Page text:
Today’s diesel engines outperform the diesel engine technology of just a few years ago in many ways.
Original Equipment Manufacturers (OEM) now incorporate sophisticated, electronically controlled fuel injection systems that inject diesel fuel into engine cylinders as many as seven times per injection cycle at pressures up to 30,000 psi.
These new High Pressure Common Rail (HPCR) systems feature extremely tight tolerances between the fuel injector body and the injector plunger. Clearances can be as tiny as 1 -3 microns.
As early as 2008, OEMs began noticing injectors “sticking” in their HPCR systems. The affected engines seemed to operate fine at normal operating temperatures, but when shut down, they would be hard to start, run rough, or not start at all.
At the time, there was little understanding of the problem, or what was causing it. It was known that the problem wasn’t isolated to any one engine manufacturer or specific fuel or biodiesel blend. The operating problems continued to become more prevalent in the field and outside of the OEMs’ laboratories.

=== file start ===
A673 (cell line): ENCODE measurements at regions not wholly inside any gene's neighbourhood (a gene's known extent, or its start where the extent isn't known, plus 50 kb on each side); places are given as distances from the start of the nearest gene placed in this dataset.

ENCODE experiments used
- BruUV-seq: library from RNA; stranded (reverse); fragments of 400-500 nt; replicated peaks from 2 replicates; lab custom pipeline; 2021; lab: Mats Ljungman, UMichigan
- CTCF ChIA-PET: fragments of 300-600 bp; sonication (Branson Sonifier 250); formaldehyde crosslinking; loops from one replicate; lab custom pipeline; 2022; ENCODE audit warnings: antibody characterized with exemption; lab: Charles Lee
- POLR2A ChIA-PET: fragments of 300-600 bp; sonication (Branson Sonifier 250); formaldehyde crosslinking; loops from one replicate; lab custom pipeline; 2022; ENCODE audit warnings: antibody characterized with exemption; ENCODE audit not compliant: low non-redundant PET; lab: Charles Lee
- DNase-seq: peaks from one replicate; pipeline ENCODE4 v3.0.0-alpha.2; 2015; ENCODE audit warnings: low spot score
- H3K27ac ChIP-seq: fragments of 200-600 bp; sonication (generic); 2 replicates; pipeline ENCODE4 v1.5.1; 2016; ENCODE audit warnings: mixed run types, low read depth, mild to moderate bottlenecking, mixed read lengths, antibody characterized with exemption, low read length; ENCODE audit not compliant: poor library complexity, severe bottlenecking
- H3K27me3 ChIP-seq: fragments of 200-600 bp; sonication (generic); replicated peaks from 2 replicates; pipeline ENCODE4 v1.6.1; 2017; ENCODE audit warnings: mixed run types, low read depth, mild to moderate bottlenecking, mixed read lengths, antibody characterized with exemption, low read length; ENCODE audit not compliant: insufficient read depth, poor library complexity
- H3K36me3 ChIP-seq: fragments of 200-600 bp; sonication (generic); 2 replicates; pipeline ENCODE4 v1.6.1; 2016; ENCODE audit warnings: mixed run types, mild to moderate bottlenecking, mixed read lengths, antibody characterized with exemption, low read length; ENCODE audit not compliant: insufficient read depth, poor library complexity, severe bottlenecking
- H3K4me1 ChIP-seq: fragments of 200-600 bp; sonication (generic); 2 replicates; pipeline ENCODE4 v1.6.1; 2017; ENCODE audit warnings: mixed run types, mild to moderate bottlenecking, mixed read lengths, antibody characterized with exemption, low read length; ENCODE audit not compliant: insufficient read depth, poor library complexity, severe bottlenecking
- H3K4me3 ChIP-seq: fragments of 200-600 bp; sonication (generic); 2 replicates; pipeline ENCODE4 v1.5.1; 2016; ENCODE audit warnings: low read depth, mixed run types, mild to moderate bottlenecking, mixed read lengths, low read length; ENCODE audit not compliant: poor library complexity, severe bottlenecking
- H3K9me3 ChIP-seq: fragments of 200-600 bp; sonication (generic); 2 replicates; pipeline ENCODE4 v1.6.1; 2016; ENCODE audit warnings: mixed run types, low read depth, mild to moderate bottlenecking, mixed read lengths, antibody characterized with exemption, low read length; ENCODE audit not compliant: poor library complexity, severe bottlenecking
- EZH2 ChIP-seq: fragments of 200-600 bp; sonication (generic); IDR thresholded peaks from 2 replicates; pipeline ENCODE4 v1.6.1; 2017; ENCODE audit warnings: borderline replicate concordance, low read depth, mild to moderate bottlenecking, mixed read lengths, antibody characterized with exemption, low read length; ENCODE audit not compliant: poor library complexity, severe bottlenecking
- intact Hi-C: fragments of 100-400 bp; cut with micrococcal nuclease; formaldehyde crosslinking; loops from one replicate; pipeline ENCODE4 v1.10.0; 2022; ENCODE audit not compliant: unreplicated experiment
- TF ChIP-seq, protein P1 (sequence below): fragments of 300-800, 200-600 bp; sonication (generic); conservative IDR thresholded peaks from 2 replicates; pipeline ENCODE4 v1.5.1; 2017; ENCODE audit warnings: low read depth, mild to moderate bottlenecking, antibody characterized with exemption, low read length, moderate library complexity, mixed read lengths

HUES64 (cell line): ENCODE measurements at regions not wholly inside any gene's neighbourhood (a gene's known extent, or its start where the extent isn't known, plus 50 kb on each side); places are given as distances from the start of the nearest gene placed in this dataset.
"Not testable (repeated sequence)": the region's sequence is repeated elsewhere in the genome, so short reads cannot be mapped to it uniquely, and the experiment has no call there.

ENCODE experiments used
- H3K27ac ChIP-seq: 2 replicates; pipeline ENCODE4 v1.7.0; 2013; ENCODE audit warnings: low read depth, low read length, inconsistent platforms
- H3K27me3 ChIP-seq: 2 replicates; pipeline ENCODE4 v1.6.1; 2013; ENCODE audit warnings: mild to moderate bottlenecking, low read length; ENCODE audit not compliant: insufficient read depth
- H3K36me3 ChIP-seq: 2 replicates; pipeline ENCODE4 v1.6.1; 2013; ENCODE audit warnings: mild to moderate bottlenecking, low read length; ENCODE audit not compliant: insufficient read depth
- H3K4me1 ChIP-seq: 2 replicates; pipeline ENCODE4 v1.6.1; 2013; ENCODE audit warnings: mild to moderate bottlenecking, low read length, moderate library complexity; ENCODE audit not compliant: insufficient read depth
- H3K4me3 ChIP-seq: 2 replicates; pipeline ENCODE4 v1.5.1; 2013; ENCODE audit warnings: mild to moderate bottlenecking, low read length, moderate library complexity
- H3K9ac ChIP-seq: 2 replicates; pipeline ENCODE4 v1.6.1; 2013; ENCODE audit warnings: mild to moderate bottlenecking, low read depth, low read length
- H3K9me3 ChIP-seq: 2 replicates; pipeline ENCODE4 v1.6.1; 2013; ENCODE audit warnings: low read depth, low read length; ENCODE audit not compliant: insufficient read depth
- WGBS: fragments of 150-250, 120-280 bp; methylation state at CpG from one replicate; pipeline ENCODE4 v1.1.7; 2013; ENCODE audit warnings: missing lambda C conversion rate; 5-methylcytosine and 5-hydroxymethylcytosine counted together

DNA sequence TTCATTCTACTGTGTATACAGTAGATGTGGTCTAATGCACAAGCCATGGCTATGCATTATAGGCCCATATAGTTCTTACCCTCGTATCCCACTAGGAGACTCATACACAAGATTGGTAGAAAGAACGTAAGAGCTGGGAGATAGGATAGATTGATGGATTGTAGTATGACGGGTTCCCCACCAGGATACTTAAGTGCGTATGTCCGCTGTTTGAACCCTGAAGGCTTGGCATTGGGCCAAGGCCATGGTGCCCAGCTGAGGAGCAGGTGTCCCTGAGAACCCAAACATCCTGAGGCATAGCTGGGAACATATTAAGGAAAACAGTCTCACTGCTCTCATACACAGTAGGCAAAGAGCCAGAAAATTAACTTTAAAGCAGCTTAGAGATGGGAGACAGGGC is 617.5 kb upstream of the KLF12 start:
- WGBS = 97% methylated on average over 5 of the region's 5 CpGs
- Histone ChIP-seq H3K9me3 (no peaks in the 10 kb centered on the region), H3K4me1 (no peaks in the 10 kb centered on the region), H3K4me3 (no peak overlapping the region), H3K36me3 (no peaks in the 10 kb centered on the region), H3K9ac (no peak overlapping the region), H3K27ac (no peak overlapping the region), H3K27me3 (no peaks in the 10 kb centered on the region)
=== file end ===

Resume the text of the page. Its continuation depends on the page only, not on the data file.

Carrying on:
In 2009, after much analysis, it was determined that white-gray, soapy, waxy deposits were causing the sticky injectors. Further analysis revealed the new deposits, now termed “Internal Diesel Injector Deposits” (IDID) consisted of carboxylate salts.
Detergents that historically were effective at removing the carbonaceous deposits that form on injector tips and orifices exhibited only a limited effect on the new, waxy deposits. Even finer fuel filters were ineffective at preventing the problem.
So what was causing the new deposits? Researchers determined the carboxylate salt formation was related to the introduction of Ultra Low Sulfur Diesel (ULSD) fuel.
Corrosion inhibitor chemistry, traditionally used to maintain pipeline integrity, combined with insoluble sodium found in the ULSD fuel to produce the resulting carboxylate salts, which likely had been present in the fuel for years.
The deposits only manifested and became a problem as the new HPCR technology became widely used in diesel engines.
As a result, fuel additive manufacturers developed new, sophisticated detergent chemistry to address the problem. Recognizing the efficacy of the new chemistry, several OEMs now recommend fuels containing it or sell an additive product for conventional No. 2 diesel fuel.
Dieselex Gold from FS has been reformulated to incorporate improved detergency as well as several other performance upgrades to help your diesel engines run at optimum performance. For more information, see your local FS energy specialist.
Ken Reichert is GROWMARK’s refined and renewable fuels sales manager. His e-mail address is email@example.com